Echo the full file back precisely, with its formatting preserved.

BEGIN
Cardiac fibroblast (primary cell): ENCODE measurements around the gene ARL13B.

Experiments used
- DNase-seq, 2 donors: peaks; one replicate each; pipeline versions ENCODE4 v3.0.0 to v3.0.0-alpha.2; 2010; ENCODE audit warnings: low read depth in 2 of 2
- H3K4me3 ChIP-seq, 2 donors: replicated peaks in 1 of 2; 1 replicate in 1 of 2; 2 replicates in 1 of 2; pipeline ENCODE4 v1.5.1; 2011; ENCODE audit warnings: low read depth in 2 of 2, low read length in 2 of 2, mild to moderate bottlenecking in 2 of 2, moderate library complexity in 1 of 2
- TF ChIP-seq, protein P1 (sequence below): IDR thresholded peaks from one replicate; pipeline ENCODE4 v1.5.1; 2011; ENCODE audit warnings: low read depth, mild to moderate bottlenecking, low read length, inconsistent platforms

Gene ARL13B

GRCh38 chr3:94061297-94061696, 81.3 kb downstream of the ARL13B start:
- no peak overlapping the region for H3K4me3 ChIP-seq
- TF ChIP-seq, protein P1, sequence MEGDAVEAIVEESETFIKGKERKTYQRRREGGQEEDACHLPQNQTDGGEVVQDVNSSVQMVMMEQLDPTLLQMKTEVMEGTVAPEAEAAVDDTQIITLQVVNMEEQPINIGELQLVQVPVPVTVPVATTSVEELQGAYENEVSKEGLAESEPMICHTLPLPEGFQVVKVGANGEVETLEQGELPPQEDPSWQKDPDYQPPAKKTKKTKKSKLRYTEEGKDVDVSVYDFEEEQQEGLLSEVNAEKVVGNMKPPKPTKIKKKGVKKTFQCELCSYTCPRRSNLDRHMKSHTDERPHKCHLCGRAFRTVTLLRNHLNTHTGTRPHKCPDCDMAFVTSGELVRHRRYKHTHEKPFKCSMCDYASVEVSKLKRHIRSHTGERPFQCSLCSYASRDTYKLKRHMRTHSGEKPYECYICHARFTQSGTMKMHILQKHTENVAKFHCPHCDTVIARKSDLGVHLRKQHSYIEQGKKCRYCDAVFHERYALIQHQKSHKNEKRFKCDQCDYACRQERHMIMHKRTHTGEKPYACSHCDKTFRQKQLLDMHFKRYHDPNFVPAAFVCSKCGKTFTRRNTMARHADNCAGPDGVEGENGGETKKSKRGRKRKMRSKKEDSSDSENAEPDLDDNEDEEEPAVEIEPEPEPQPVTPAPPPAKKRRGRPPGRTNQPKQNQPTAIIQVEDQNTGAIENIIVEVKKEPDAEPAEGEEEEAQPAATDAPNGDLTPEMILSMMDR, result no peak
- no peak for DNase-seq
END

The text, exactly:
Cardiac fibroblast (primary cell): ENCODE measurements around the gene ARL13B.

Experiments used
- DNase-seq, 2 donors: peaks; one replicate each; pipeline versions ENCODE4 v3.0.0 to v3.0.0-alpha.2; 2010; ENCODE audit warnings: low read depth in 2 of 2
- H3K4me3 ChIP-seq, 2 donors: replicated peaks in 1 of 2; 1 replicate in 1 of 2; 2 replicates in 1 of 2; pipeline ENCODE4 v1.5.1; 2011; ENCODE audit warnings: low read depth in 2 of 2, low read length in 2 of 2, mild to moderate bottlenecking in 2 of 2, moderate library complexity in 1 of 2
- TF ChIP-seq, protein P1 (sequence below): IDR thresholded peaks from one replicate; pipeline ENCODE4 v1.5.1; 2011; ENCODE audit warnings: low read depth, mild to moderate bottlenecking, low read length, inconsistent platforms

Gene ARL13B

GRCh38 chr3:94061297-94061696, 81.3 kb downstream of the ARL13B start:
- no peak overlapping the region for H3K4me3 ChIP-seq
- TF ChIP-seq, protein P1, sequence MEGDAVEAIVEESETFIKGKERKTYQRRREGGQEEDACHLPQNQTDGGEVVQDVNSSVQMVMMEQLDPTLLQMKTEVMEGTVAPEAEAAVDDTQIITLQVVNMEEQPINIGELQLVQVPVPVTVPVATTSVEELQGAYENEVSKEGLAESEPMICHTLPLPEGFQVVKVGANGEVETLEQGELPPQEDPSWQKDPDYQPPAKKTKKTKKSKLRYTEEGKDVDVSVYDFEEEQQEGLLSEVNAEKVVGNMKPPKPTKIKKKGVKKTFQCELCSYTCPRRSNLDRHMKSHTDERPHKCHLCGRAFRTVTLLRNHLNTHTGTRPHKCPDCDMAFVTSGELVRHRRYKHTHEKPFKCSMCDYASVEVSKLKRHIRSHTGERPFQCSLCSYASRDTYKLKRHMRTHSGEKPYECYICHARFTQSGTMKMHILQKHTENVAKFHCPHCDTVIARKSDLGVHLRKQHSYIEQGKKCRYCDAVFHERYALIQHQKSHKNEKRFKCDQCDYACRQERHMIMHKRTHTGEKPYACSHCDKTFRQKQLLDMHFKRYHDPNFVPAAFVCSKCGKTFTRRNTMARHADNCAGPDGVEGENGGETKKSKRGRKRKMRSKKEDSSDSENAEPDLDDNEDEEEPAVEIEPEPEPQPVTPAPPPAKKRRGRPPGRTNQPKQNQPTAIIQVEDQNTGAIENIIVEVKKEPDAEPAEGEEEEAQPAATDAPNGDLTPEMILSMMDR, result no peak
- no peak for DNase-seq